The court faced several challenges in developing the system. First, it had to prove that locating production servers in the circuits would work. Second, the tremendous security within the case management system had to be extended to the Internet-accessible Case.net. "What you don't want is have a closed case, such as a juvenile case, go on the Internet," Roggero said. "That is something that we just won't stand for. So the security aspect here is really critical."


A final challenge was designing the system so that an electronic filing feature could be added later on. "Case.net, the case management system, and our infrastructure are all built to accommodate electronic filing," Roggero said.

This means that citizens one day will reach the court, file documentation electronically, have it processed electronically and receive physical receipts showing an action was taken. The electronic filing then would travel through the jurisprudence process, a decision would be rendered, and the individual could go through the Internet to review the process. "It will be a complete loop electronically," Roggero said.

Fully utilizing the new system involved a learning curve in some courts. "Some of our courts had no technology whatsoever, so some people think that those courts take the longest to get up to speed," Roggero said. "Actually they are our quickest courts to come up to speed. It is those courts that previously had their own private system where there is more of a transitional curve."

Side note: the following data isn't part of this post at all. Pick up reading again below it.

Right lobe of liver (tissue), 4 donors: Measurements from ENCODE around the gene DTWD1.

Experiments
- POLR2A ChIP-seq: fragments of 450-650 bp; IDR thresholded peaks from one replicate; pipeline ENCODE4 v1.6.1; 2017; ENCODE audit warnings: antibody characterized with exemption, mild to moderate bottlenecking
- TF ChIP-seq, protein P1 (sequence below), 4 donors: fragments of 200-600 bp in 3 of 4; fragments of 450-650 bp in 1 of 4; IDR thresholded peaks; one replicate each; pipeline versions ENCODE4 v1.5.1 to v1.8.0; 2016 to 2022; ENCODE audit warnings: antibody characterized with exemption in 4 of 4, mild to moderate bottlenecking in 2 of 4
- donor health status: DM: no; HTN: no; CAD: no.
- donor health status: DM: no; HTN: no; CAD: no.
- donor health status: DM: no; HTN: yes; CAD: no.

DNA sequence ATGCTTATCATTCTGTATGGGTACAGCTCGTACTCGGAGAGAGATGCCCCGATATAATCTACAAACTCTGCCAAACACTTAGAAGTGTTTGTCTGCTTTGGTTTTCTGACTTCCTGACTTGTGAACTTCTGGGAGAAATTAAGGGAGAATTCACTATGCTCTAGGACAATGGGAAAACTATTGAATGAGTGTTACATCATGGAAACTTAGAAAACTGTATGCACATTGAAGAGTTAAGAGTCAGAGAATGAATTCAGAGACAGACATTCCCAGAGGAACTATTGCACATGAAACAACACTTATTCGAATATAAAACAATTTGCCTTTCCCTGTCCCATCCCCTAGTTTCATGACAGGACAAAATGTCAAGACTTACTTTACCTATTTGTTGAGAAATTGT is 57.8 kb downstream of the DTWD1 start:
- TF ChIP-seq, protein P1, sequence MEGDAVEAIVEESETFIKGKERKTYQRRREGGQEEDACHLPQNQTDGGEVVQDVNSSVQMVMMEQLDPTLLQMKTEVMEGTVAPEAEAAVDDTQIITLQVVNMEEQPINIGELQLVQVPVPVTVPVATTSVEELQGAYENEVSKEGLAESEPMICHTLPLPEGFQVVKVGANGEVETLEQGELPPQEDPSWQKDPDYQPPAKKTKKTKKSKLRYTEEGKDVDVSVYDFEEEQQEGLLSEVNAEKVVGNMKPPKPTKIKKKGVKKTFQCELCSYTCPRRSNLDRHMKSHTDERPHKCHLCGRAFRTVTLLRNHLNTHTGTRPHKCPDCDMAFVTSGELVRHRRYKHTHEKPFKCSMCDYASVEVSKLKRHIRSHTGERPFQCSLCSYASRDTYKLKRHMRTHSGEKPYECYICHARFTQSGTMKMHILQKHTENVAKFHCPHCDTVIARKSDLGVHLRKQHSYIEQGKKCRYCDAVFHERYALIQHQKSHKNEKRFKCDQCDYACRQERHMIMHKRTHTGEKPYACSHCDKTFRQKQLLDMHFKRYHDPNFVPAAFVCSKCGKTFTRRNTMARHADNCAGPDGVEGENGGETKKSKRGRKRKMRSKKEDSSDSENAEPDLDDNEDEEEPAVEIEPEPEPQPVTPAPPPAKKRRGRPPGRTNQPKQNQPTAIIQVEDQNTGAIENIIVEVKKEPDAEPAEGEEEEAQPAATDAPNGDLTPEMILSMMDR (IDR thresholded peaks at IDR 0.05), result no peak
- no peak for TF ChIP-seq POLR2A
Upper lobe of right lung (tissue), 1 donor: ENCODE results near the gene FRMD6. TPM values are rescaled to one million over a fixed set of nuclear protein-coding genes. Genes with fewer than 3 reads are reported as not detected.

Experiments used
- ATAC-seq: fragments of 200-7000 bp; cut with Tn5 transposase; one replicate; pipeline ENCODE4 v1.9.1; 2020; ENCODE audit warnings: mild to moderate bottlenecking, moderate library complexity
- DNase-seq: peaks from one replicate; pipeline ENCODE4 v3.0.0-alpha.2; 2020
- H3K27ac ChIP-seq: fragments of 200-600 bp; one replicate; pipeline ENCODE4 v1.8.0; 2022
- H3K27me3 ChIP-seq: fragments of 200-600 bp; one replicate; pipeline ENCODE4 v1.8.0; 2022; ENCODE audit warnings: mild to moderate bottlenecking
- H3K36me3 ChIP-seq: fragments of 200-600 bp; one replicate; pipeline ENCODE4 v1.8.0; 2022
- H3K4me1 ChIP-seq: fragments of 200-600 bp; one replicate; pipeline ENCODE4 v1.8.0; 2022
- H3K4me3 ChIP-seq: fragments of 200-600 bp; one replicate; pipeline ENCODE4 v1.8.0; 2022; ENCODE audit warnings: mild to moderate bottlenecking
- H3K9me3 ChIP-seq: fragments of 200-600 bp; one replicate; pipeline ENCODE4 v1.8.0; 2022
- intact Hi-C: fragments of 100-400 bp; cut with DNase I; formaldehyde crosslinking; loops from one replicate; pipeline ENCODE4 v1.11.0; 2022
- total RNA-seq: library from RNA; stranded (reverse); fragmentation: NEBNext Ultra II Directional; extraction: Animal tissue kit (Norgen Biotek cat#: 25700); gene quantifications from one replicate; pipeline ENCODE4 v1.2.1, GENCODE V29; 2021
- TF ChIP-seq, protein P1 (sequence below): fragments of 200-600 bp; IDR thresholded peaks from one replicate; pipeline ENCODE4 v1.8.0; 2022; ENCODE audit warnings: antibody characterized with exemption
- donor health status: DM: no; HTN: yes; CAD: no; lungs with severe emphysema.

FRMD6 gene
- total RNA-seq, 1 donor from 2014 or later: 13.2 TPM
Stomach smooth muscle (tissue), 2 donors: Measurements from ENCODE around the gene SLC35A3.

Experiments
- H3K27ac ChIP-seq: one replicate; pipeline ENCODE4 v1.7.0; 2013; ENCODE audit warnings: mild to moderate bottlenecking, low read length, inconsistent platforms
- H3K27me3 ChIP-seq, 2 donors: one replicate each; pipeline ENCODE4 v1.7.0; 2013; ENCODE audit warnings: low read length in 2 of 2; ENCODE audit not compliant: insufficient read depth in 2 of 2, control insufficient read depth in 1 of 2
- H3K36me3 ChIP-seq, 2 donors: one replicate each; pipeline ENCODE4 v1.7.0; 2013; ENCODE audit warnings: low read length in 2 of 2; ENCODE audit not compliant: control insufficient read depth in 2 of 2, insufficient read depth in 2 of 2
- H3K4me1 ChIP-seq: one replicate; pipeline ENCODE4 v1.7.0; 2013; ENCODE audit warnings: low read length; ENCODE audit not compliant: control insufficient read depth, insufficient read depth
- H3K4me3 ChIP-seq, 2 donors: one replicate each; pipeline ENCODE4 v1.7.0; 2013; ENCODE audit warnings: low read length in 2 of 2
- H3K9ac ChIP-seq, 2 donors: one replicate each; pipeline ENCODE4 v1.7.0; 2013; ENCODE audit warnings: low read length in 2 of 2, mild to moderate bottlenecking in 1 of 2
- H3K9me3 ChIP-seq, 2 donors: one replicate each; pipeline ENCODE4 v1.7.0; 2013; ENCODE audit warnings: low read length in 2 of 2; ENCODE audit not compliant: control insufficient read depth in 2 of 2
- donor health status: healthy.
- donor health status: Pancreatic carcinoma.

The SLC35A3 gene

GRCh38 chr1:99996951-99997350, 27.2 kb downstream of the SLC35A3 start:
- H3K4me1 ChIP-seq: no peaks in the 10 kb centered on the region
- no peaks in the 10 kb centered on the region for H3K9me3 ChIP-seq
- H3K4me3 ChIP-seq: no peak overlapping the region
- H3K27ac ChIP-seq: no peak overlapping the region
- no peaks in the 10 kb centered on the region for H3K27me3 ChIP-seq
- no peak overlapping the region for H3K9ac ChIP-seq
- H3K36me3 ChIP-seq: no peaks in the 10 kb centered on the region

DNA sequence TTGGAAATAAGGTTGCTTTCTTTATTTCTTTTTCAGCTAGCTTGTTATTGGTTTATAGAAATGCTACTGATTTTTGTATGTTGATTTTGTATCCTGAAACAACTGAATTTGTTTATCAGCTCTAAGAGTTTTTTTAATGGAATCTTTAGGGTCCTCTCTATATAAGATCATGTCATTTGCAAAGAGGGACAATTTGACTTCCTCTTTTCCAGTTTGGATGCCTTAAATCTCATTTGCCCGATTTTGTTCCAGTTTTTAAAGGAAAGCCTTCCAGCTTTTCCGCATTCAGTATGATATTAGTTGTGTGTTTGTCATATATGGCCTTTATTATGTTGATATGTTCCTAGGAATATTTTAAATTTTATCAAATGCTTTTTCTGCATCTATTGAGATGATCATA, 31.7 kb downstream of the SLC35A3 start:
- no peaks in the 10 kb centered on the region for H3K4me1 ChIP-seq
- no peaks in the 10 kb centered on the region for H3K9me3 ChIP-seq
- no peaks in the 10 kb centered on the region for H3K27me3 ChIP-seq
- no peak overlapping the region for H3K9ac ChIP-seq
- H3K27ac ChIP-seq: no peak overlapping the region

Once courts make the transition, however, they find that the new system simplifies case processing. One reason is the new system captures so much information on the front end, making later manipulation and sharing of information easier. "That highlights another critical aspect of what we are doing," Roggero said. "We wanted to share information with people like Highway Patrol, the Department of Revenue and Social Services - those services [that] need information we have."

Immediate Success
Roggero said the court and public response to the system has been unbelievably positive. "I don't need my help desk to come in and say we are down on Case.net. I know it is down from the reaction of the public. It is used that much."

He cites an example from an attorney living in the southern part of Missouri. A client called the attorney after a positive development in his case. The attorney told him, "Well, I haven't contacted the court yet. I need to go over there and get the information."

The client replied, "Why? I just got it down from the Internet. I know exactly what's happening. You don't even know what's happened to my case?"

The attorney later commented to Roggero, "I like this system, but boy, it really hits home when clients call knowing more about the disposition of their case than I do."

Beyond such examples of rapid information access, other parts of system are already improving efficiency, which is one prime objective. Fine collection within the counties is now centralized in Jefferson City, with money going back out to the counties.

"So there are a number of spin-offs here that have been accomplished within the state that you don't hear too much about, but are very important part of the whole process," Roggero added. "That's something else that we're proud of - the fact that Case.net ties into all aspects of the court operation, from probate to civil to criminal, to even the financials. So you literally have the full prospectus of the court operation available online."
Blake Harris Editor
Platforms & Programs